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Ask Mr. Answer Person: A reader asks how much money is spent on engineering services by the City of Decorah

Posted: Sat, Nov 3, 2012 7:59 PM

Jerry e-mails Mr. Answer Person: "It seems as though the topic of conversation in the community are the large costs to the tax payer, whether it is the Winneshiek Medical Center, the Short Street project, the Bicycle Trail, etc. . My question to the "Answer Person" is, what are the costs for the Engineering Company that oversees most of the projects around Decorah? I have heard that it ranges in the neighborhood of $400,000 to $600,000 a year. Wouldn't the City be better off hiring a City employed Engineer like the County does? I would appreciate your investigative answer on this."

Mr. Answer Person says: "Let me answer your first question first.  The City of Decorah paid Erdman Engineering $480,000 in the 2010 fiscal year, $460,000 in the 2011 fiscal year and $700,000 in the 2012 fiscal year.  The 2012 fiscal year spending was a little unusual because it included higher-than-normal spending on the Trout Run Trail, Short Street, Metronet and other projects.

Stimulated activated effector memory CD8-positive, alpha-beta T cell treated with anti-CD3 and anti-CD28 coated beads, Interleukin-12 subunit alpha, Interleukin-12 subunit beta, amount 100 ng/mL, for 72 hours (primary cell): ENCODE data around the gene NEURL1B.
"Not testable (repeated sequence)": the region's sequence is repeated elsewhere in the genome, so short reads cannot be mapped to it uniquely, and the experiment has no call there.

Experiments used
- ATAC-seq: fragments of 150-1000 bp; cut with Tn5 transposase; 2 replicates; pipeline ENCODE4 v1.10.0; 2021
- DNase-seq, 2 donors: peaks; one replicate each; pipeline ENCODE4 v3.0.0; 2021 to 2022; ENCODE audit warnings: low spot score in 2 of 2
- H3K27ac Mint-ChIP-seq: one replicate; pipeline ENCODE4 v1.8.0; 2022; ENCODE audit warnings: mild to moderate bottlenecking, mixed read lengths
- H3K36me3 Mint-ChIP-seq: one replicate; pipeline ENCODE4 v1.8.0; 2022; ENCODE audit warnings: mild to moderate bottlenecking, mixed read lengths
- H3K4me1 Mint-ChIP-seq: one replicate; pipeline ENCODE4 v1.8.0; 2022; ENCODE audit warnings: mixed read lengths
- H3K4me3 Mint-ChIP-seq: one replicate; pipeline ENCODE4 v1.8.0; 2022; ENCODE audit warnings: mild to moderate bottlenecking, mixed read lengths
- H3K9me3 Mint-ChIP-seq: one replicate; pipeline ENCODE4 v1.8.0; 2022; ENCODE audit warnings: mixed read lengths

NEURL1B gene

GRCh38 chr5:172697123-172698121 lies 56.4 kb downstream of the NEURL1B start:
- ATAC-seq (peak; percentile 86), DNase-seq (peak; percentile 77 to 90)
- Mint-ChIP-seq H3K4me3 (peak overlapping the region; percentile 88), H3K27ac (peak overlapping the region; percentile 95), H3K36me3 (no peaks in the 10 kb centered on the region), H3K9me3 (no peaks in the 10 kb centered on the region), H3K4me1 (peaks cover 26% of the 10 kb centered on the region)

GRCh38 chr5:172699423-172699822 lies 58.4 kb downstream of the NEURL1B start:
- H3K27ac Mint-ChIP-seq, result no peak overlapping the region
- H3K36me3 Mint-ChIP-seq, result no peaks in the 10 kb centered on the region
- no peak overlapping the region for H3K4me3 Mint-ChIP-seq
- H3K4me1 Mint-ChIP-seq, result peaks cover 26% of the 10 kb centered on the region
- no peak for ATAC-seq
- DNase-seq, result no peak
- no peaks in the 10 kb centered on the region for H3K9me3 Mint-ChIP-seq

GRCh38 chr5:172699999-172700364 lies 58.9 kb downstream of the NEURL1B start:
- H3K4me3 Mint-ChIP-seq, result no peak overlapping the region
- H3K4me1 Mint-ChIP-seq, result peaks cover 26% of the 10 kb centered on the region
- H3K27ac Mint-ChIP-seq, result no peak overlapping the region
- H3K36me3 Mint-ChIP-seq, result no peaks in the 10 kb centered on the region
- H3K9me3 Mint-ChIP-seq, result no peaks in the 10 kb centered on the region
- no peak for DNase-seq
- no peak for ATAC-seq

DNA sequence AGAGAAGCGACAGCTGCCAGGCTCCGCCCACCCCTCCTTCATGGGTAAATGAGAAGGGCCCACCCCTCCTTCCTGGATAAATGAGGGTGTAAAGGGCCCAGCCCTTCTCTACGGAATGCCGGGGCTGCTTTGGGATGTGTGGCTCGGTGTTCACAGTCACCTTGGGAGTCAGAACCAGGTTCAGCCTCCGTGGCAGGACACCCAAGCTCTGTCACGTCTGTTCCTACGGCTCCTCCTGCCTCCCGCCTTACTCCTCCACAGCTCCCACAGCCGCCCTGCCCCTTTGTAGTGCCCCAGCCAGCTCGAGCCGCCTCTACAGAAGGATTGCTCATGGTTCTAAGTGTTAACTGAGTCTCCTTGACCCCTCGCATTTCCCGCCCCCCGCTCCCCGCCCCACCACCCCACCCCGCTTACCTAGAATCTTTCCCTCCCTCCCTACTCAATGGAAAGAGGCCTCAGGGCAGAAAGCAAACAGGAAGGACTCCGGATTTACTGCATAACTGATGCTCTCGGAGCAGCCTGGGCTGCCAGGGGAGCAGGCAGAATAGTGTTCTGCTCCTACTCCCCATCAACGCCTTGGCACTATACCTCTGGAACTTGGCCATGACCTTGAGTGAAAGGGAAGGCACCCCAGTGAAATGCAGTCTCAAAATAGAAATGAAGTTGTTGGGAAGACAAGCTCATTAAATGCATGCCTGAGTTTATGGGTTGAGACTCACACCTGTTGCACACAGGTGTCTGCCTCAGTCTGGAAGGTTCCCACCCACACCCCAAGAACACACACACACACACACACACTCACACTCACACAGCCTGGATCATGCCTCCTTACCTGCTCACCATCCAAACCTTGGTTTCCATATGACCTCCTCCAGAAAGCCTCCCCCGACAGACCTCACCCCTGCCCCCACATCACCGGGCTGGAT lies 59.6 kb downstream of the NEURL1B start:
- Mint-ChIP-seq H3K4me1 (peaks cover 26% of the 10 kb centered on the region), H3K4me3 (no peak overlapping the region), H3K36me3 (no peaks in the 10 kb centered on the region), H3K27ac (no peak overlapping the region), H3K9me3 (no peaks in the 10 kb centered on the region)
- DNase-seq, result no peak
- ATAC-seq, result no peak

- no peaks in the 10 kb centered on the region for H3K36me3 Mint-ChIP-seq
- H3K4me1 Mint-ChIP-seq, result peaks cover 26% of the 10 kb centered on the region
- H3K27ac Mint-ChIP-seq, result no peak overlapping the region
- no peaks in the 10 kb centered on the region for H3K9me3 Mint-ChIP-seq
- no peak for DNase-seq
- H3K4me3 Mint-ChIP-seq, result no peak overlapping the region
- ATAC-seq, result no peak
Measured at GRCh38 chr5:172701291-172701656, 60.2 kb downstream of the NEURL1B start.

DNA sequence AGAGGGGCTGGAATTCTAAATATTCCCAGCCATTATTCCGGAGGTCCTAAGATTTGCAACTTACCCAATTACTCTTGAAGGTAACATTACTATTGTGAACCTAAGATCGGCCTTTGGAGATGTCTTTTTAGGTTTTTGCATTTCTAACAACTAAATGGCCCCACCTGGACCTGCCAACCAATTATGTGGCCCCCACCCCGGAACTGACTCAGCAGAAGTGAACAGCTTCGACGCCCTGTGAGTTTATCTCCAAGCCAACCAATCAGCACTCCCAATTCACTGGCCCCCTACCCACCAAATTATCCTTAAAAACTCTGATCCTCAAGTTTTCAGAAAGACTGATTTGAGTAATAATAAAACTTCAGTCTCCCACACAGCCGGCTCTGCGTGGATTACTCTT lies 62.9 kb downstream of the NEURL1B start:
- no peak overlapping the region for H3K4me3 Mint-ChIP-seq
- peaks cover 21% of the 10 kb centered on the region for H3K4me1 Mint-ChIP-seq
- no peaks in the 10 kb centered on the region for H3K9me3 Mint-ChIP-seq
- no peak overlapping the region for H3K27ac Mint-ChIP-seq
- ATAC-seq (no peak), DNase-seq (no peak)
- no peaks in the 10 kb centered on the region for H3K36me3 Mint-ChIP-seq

So let's tackle you second question next.  Spending has averaged around $500,000 a year for engineering services for the City of Decorah.  So should the City Finance Committee figure out whether this money is being spent wisely?  Absolutely.  But it's important to point out that the County Engineer employs a staff of other engineers.  So we're not talking about hiring one engineer—we're talking about hiring a staff of engineers to do all the city's engineering work—and even then consulting engineers would be hired for areas in which the staff engineers didn't have any expertise.
Finally, what is motivating talk of a city-employed Engineer?  Is this seen as a money-saving move?  Or is it a case of unhappiness that Short Street has been torn up—and would it be any different if such a project were done by a city-employed Engineer?  As a news reporter who has covered news in communities that have used both systems, I can tell you a city-employed Engineer is subject to no less criticism than an independent engineering firm is.

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